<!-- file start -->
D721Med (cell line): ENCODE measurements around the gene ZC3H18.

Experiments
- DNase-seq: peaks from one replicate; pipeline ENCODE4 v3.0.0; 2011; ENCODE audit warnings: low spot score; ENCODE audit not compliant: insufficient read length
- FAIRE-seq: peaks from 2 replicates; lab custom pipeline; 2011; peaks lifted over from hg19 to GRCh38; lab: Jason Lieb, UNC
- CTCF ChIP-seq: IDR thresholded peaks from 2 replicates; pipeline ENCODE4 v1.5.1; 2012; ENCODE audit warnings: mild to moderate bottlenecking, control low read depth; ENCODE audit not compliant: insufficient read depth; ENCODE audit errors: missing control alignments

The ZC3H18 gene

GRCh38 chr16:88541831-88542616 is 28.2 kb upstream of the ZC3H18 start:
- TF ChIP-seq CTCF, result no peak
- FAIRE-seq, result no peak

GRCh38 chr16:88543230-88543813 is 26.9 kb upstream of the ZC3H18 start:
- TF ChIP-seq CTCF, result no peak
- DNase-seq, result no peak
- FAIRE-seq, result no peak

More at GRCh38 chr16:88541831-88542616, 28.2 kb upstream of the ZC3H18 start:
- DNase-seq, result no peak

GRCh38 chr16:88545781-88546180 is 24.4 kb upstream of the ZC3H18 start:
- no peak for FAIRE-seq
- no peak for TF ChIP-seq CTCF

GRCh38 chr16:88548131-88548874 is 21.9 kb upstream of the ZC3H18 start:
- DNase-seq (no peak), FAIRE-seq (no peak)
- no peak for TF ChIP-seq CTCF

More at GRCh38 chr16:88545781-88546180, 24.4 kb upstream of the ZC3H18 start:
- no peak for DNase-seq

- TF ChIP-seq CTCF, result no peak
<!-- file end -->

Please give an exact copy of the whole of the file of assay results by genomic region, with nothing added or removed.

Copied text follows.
D721Med (cell line): ENCODE measurements around the gene ZC3H18.

Experiments
- DNase-seq: peaks from one replicate; pipeline ENCODE4 v3.0.0; 2011; ENCODE audit warnings: low spot score; ENCODE audit not compliant: insufficient read length
- FAIRE-seq: peaks from 2 replicates; lab custom pipeline; 2011; peaks lifted over from hg19 to GRCh38; lab: Jason Lieb, UNC
- CTCF ChIP-seq: IDR thresholded peaks from 2 replicates; pipeline ENCODE4 v1.5.1; 2012; ENCODE audit warnings: mild to moderate bottlenecking, control low read depth; ENCODE audit not compliant: insufficient read depth; ENCODE audit errors: missing control alignments

The ZC3H18 gene

GRCh38 chr16:88541831-88542616 is 28.2 kb upstream of the ZC3H18 start:
- TF ChIP-seq CTCF, result no peak
- FAIRE-seq, result no peak

GRCh38 chr16:88543230-88543813 is 26.9 kb upstream of the ZC3H18 start:
- TF ChIP-seq CTCF, result no peak
- DNase-seq, result no peak
- FAIRE-seq, result no peak

More at GRCh38 chr16:88541831-88542616, 28.2 kb upstream of the ZC3H18 start:
- DNase-seq, result no peak

GRCh38 chr16:88545781-88546180 is 24.4 kb upstream of the ZC3H18 start:
- no peak for FAIRE-seq
- no peak for TF ChIP-seq CTCF

GRCh38 chr16:88548131-88548874 is 21.9 kb upstream of the ZC3H18 start:
- DNase-seq (no peak), FAIRE-seq (no peak)
- no peak for TF ChIP-seq CTCF

More at GRCh38 chr16:88545781-88546180, 24.4 kb upstream of the ZC3H18 start:
- no peak for DNase-seq

- TF ChIP-seq CTCF, result no peak